Roll Back the Years, by Edward Moogk, National Library of Canada, 1975 states on page 63:
"Also in Toronto [during 1917?], the Cecilian Concertphone made its debut, with distribution handled by the Musical Instruments Ltd. at 247 Yonge Street..."
Betty Minaker-Pratt contributes: "Wayne Kelly's book, Downright Upright, p. 120 says that Stanley took over the Cecilain Piano Co. in 1922, but then went out of business two years later when Mason & Risch bought out their stock. "
KW adds that the same book on page 102 states: "Cecilian Piano Company--Toronto, 1904-22. an apparent manufacturer of player pianos only, this company had its product sold and distributed by Heinztman from 1906. Tjhe company was bought out by Stanley Pianos in 1922."
Moogk, page 91, agrees that : "The general economic situation [of 1921-22?] was still affecting the value of the dollar, and at least one piano and talking machine firm, the Cecilian Company, was taken over by Frank Stanley, a veteran of the player-piano business."
Betty Minaker-Pratt contributes the following:
"Cecilian Piano Co. Toronto, 1904-22. There is an advertising cover stamped 1917 for the Cecilian Co., Salesrooms 247 Yonge St./Factory 1189 Bathurst (just north of Dupont)."
The following photographs were take by Betty from John Peel's collection in Port Hope in August, 2007.
The following were supplied by Adam Miron in 2013:
portable was for sale In Toronto in November, 2008 (photos
following ephemera are from the collection of Bill and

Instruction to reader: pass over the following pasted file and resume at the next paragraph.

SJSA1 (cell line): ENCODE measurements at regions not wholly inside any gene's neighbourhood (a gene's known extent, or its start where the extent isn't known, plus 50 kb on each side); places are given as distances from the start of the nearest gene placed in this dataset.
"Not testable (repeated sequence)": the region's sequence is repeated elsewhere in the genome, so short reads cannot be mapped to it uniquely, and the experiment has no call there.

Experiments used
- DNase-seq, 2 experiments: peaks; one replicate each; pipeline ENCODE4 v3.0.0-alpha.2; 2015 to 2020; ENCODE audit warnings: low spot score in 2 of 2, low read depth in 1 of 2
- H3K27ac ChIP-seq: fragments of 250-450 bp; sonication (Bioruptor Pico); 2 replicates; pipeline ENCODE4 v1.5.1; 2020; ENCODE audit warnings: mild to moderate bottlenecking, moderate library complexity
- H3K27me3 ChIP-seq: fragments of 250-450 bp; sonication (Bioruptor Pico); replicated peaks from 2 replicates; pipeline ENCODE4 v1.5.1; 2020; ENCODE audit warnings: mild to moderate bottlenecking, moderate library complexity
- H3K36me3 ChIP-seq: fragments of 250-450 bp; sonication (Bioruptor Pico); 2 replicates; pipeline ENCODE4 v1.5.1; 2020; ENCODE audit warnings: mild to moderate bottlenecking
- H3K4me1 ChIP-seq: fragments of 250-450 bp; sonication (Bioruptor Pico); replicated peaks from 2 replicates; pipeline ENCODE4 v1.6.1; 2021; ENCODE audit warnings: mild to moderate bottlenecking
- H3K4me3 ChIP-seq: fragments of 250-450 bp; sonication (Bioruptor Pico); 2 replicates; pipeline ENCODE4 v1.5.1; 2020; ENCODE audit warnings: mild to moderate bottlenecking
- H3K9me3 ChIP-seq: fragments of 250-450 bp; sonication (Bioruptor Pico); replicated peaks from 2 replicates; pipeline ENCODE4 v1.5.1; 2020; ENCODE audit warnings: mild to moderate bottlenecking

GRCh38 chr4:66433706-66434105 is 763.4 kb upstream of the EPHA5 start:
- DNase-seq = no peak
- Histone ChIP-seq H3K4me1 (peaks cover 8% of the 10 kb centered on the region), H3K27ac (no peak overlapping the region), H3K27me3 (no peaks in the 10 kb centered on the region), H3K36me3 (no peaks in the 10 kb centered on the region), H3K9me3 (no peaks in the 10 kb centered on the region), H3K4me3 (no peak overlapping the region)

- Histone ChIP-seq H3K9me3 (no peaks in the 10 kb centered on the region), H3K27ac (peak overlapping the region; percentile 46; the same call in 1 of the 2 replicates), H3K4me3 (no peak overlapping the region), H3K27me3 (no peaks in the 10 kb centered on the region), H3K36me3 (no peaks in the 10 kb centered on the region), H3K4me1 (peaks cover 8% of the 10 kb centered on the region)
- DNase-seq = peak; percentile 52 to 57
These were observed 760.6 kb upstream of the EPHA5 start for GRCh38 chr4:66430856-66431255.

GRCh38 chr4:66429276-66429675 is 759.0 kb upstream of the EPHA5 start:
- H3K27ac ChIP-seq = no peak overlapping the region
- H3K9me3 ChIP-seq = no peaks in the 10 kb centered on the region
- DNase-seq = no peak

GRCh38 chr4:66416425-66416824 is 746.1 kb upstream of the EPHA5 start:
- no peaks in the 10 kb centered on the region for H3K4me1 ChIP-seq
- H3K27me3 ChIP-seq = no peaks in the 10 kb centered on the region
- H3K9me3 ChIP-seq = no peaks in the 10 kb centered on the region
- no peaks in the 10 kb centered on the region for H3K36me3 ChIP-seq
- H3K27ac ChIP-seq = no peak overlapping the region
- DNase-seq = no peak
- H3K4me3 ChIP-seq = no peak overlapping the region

also contributes the following items in the Toronto Daily Star
(TDS) for Celilian:
TDS Jan. 21, 1916, p. 13, Cecilian are dealers only for Sonora
TDS Dec. 1, 1916, p. 14, Cecilian are dealers for Columbia Grafonolas as well
TDS Dec. 19, 1916, p. 4, Cecilian's first ad for their own upright.
TDS Jan. 4, 1917, p. 13, This is the Cecilian ad below.
TDS Jan 29, 1920, p. 18, The term Cecilian Concertphone has been used
This is the above-mentioned advert from the Toronto Daily Star, Jan. 4, 1917:
Parts machine for sale in Toronto, Nov. 2009 (photos by Arthur Zimmerman):
Betty Pratt found reference to the 'Russell Gear and Machine Co." in Encyclopedia of Recorded Sound, Volume 1 by Frank W. Hoffmann:
"Of the earliest Australian-made
gramophones...others were…and the Concertola—the motor
of which was made by the Russell Gear and Machine Co.
Advert from the Quebec Telegraph Sep. 21, 1921, pg. 19:
Advert from Canadian Home Journal, December, 1919 p22: